Written by: Dave Foy & Deb Mashek, PhD
Turf battles between dealership sales and service departments can dent profitability.
Two myths undercut the long-term profitability of dealerships.
Myth #1: That which is good for the customer is bad for profit.
Myth #2: That which is good for one department is bad for others.
Rather than advancing profitability, these myths—both of which feed upon the common yet counterproductive, zero-sum mentality of competition over collaboration — drive behaviors and decision making that undercut both the health and wealth of dealerships.
For example, imagine a service manager and a salesperson compete to greet a customer. The service manager accuses the salesperson of stealing work from the service department.
Then, when the customer asks for a ride back to their office, the service manager asks the sales manager if a member of the sales team could make the run. The sales manager tells him no way, adding that he can't risk a customer walking in while his guy is out running errands for the dealership.
Examples like these point to a widespread and persistent problem in the industry: failure to work collaboratively across departments to meet customers' needs. Poor collaboration within the dealership leads to dissatisfied and disloyal customers. This, in turn, leads to less profitability over the long term.
What's a dealership to do? The answer: build a culture that centers on cross-departmental collaboration to address customers' needs.
When cross-departmental collaboration is working well department leaders ask, "Why can't we … ?" rather than asserting "Why we can't." At all levels of the organization, team members look for opportunities to improve the lives of customers. They smooth the pathway for others in the organization regardless of their home department to do their job better, more quickly or with more joy — knowing all these qualities contribute positively to customers' experience.
*Image Source: Automotive News
While cross-departmental collaboration may sound good in theory, it can be challenging to create in practice. In addition to entrenched attitudes and practices, siloed departmental structures and a lack of cross-department interaction result in a lack of knowledge about others' work.
For example, team members may use department-specific jargon, follow department-specific workflows and prioritize department-specific outcomes. Individuals from different departments may work within different constraints, see different risks and opportunities and anticipate different downstream consequences.
While each of these factors creates friction in cross-department collaboration, the financial interests of dealerships are well-served by investing the time and effort necessary to overcome these predictable and navigable challenges.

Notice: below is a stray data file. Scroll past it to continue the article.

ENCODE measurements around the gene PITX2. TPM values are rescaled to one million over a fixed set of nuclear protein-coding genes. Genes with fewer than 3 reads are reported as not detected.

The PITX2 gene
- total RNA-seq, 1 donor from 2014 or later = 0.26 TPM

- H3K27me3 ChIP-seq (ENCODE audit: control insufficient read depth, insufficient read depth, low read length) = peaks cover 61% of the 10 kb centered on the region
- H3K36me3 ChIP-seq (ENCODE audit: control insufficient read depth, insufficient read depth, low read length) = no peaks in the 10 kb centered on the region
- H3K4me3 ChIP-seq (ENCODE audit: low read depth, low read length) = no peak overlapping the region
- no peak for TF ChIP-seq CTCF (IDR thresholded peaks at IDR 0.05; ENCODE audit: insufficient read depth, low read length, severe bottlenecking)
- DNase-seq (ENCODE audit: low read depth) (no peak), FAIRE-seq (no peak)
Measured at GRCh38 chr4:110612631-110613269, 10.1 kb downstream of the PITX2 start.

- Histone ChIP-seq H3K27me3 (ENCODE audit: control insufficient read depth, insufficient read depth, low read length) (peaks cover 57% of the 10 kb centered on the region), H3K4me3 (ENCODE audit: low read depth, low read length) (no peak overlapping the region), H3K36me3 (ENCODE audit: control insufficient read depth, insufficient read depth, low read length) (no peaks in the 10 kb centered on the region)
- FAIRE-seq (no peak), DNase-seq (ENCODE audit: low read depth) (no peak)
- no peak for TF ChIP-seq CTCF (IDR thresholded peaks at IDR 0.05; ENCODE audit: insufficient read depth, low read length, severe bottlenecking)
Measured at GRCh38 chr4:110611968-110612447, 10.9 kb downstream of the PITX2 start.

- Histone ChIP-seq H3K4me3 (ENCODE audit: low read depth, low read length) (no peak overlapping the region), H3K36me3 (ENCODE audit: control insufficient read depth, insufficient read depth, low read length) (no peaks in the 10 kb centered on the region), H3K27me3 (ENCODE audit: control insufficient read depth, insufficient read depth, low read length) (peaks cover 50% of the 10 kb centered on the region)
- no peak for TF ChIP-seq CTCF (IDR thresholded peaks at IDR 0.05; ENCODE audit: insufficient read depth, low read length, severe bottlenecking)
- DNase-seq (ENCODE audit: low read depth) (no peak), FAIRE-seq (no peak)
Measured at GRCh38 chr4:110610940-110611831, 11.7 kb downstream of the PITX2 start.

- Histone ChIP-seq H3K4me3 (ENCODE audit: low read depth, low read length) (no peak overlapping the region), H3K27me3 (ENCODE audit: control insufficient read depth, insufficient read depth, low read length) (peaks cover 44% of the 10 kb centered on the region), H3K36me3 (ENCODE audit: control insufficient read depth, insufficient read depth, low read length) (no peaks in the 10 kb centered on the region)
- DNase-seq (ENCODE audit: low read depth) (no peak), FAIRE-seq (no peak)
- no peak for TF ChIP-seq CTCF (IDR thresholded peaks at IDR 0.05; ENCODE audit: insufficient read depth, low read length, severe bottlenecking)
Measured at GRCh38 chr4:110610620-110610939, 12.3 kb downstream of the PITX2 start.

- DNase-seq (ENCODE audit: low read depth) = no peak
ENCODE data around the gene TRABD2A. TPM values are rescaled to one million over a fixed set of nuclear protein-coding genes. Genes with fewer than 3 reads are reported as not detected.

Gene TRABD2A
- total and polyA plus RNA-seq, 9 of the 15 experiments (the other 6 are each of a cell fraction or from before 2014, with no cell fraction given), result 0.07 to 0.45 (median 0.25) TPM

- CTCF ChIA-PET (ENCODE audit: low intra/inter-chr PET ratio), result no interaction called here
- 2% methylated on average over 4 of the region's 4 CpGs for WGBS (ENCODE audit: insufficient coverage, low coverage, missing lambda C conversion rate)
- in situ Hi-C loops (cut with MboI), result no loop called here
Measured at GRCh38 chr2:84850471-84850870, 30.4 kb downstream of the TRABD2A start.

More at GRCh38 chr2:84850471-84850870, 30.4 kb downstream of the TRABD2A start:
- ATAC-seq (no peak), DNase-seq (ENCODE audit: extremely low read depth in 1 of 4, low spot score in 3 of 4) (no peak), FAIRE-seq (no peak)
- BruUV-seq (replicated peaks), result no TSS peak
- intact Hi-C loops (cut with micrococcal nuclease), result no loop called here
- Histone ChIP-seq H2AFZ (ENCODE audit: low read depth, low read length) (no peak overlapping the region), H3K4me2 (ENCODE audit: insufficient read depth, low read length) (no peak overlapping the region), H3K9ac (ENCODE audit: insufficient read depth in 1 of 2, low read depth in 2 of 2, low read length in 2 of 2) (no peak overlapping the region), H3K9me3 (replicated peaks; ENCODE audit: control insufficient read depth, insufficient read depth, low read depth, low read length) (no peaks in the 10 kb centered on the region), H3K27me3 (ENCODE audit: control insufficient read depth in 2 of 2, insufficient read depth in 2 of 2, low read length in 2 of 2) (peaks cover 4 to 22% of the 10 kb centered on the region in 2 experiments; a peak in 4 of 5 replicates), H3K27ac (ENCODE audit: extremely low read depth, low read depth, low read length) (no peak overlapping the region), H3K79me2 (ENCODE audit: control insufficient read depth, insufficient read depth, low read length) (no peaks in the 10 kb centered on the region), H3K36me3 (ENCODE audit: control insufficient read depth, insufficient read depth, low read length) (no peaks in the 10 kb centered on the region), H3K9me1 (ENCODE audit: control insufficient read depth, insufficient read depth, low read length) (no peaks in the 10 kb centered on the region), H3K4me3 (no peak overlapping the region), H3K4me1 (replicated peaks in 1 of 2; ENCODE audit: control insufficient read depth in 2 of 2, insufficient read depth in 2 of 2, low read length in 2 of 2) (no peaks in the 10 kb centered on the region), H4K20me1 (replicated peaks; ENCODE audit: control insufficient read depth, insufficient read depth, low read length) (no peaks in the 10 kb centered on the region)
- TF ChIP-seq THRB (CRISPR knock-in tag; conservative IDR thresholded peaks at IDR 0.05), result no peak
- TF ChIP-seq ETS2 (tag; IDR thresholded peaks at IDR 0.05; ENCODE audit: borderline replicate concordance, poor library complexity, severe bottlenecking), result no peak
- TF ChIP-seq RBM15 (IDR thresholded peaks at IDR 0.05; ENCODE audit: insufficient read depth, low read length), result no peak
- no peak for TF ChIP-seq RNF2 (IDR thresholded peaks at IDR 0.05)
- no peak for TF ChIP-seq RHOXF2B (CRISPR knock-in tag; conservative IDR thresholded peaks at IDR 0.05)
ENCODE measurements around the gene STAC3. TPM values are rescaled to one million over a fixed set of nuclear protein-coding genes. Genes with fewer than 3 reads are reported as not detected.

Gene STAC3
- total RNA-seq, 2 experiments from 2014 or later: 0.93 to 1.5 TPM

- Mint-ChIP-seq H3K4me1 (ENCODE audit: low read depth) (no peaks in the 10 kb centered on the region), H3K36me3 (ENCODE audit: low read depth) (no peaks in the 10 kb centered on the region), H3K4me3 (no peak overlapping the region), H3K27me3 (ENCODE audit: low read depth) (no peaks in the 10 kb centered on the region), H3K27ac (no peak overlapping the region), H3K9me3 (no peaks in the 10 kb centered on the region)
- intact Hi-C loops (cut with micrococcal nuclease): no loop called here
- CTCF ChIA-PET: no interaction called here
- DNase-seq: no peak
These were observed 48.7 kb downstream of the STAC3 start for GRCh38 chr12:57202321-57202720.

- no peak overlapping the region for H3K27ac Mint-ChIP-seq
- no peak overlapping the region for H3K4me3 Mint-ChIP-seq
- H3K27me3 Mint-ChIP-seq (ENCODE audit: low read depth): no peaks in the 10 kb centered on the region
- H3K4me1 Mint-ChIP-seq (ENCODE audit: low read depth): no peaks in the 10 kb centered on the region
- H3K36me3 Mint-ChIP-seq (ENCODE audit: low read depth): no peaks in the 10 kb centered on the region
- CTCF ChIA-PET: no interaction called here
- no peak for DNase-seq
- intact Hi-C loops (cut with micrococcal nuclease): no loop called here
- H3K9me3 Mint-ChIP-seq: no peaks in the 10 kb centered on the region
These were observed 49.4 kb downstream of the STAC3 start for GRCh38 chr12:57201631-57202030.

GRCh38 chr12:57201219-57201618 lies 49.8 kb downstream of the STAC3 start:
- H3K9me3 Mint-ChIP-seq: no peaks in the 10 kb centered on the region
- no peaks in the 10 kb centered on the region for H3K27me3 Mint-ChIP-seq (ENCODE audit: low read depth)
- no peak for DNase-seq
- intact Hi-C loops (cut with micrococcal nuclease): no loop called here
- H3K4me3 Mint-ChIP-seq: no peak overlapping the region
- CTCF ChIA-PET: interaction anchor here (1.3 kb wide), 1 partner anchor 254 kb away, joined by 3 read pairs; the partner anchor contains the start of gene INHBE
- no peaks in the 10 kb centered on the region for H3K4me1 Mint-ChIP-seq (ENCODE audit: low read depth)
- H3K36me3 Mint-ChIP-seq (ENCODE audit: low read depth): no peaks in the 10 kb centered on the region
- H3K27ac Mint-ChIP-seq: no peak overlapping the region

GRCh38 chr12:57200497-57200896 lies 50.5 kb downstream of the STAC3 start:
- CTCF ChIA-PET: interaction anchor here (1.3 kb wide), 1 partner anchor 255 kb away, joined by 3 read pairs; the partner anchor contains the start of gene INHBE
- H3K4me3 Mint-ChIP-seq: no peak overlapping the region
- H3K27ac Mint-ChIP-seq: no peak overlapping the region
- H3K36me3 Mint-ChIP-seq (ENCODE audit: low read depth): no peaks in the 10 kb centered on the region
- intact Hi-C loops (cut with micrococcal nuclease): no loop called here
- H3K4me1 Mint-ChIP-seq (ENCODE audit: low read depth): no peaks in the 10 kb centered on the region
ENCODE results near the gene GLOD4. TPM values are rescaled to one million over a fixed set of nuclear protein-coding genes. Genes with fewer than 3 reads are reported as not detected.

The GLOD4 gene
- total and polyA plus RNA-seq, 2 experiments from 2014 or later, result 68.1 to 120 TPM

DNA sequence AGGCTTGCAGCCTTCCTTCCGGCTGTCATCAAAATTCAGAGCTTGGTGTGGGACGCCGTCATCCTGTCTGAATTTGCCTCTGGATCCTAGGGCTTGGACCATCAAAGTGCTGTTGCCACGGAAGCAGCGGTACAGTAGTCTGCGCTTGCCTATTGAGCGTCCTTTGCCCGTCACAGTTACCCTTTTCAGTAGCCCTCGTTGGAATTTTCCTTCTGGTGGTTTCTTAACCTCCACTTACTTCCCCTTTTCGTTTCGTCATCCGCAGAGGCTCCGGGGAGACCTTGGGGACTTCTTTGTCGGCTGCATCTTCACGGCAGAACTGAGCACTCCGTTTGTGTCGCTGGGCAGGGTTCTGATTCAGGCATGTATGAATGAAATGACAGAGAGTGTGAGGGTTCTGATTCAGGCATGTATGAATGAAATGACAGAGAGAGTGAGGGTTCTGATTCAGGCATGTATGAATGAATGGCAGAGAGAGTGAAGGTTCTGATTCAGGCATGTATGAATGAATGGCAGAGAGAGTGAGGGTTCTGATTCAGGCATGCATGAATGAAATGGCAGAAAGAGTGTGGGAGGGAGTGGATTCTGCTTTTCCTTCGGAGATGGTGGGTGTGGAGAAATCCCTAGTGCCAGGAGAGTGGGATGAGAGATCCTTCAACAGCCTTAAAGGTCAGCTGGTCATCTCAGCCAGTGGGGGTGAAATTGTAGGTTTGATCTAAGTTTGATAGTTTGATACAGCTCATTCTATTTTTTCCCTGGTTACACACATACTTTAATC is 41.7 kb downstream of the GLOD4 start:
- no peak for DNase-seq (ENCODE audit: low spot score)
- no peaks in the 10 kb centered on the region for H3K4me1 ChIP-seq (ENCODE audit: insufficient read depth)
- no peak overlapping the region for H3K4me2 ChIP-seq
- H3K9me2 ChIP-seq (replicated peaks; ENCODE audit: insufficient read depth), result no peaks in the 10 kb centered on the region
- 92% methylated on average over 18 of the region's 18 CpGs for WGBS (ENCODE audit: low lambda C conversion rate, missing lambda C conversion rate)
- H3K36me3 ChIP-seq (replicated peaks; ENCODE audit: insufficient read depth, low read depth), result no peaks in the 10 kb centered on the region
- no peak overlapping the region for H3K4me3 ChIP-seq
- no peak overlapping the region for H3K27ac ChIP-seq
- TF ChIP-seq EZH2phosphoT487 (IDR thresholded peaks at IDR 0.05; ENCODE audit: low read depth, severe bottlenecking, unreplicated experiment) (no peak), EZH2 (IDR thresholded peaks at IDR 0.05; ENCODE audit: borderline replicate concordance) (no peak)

Here are three simple, no-cost strategies leaders can deploy right now to nudge the culture of collaboration:
First, create opportunities for everyone to learn what different departments do and what they care about. Invite a manager from another department to talk with your team about what their department does or to workshop a solution to a challenge or perhaps unpack some piece of jargon. Better yet, hold all-team meetings regularly to help bust silos and drive interpersonal connection among individuals and teams.
Second, notice and celebrate instances of cross-department collaboration that served a customer's interest. If a customer in line for the service desk spills a coffee and someone from finance runs over to help with the cleanup as someone else from sales brings a fresh cup, name what this is: an example of your team making it their collective business to take good care of customers. Likewise, when a customer sings the dealership's praises, share that feedback with the team and make clear the role collaboration played in making that happen. As every parent, pet owner and teacher knows — what gets rewarded gets repeated. To generate more collaboration: see it, name it, celebrate it.
Third, cultivate collaborative mindsets. To break out of the zero-sum thinking that drives noncollaborative behavior, encourage everyone on the team to see their work from a more collaborative angle. In leadership meetings, 1-on-1s with team members or even on the bulletin board in the break room, ask questions to nudge the collaborative mindset. These can include:
In what ways are our respective goals aligned?
What is the cost of inaction?
What is the potential return on investment both now and in the long term?
What do we stand to learn from people in other departments by working together (e.g., new perspectives, new skills, sector know-how)?
In what ways might a deeper relationship with these departments provide value to our customers?
When everyone in the dealership focuses on collaboratively serving the customer rather than on departmental turf battles and self-interest, customers win and dealerships thrive.